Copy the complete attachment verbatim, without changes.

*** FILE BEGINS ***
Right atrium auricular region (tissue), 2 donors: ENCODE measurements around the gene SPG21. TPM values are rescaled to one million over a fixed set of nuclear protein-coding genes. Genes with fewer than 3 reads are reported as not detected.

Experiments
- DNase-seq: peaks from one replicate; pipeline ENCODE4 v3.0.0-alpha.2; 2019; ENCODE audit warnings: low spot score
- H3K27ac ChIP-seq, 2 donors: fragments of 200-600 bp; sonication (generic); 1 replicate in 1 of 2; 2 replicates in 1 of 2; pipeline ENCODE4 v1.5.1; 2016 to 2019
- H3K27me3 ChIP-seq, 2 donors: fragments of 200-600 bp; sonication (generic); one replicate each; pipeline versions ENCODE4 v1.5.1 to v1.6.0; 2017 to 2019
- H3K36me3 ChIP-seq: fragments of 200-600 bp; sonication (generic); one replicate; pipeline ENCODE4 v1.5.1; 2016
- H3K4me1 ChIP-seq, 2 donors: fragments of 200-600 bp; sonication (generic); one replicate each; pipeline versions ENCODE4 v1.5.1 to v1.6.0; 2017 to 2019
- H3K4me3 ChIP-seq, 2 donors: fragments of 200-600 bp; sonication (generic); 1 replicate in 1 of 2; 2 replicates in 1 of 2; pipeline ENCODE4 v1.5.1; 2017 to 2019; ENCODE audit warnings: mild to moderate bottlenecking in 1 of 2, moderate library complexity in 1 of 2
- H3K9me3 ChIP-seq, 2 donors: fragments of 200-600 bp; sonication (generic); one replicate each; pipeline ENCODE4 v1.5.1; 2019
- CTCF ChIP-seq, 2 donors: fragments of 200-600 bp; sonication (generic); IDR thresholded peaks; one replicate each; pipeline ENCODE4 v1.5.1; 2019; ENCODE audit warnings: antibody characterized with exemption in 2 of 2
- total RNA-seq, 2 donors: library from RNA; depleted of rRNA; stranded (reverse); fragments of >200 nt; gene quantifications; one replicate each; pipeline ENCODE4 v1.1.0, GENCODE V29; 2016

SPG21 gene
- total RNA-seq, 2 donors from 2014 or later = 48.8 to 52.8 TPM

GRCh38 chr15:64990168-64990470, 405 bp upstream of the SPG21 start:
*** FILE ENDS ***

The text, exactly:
Right atrium auricular region (tissue), 2 donors: ENCODE measurements around the gene SPG21. TPM values are rescaled to one million over a fixed set of nuclear protein-coding genes. Genes with fewer than 3 reads are reported as not detected.

Experiments
- DNase-seq: peaks from one replicate; pipeline ENCODE4 v3.0.0-alpha.2; 2019; ENCODE audit warnings: low spot score
- H3K27ac ChIP-seq, 2 donors: fragments of 200-600 bp; sonication (generic); 1 replicate in 1 of 2; 2 replicates in 1 of 2; pipeline ENCODE4 v1.5.1; 2016 to 2019
- H3K27me3 ChIP-seq, 2 donors: fragments of 200-600 bp; sonication (generic); one replicate each; pipeline versions ENCODE4 v1.5.1 to v1.6.0; 2017 to 2019
- H3K36me3 ChIP-seq: fragments of 200-600 bp; sonication (generic); one replicate; pipeline ENCODE4 v1.5.1; 2016
- H3K4me1 ChIP-seq, 2 donors: fragments of 200-600 bp; sonication (generic); one replicate each; pipeline versions ENCODE4 v1.5.1 to v1.6.0; 2017 to 2019
- H3K4me3 ChIP-seq, 2 donors: fragments of 200-600 bp; sonication (generic); 1 replicate in 1 of 2; 2 replicates in 1 of 2; pipeline ENCODE4 v1.5.1; 2017 to 2019; ENCODE audit warnings: mild to moderate bottlenecking in 1 of 2, moderate library complexity in 1 of 2
- H3K9me3 ChIP-seq, 2 donors: fragments of 200-600 bp; sonication (generic); one replicate each; pipeline ENCODE4 v1.5.1; 2019
- CTCF ChIP-seq, 2 donors: fragments of 200-600 bp; sonication (generic); IDR thresholded peaks; one replicate each; pipeline ENCODE4 v1.5.1; 2019; ENCODE audit warnings: antibody characterized with exemption in 2 of 2
- total RNA-seq, 2 donors: library from RNA; depleted of rRNA; stranded (reverse); fragments of >200 nt; gene quantifications; one replicate each; pipeline ENCODE4 v1.1.0, GENCODE V29; 2016

SPG21 gene
- total RNA-seq, 2 donors from 2014 or later = 48.8 to 52.8 TPM

GRCh38 chr15:64990168-64990470, 405 bp upstream of the SPG21 start: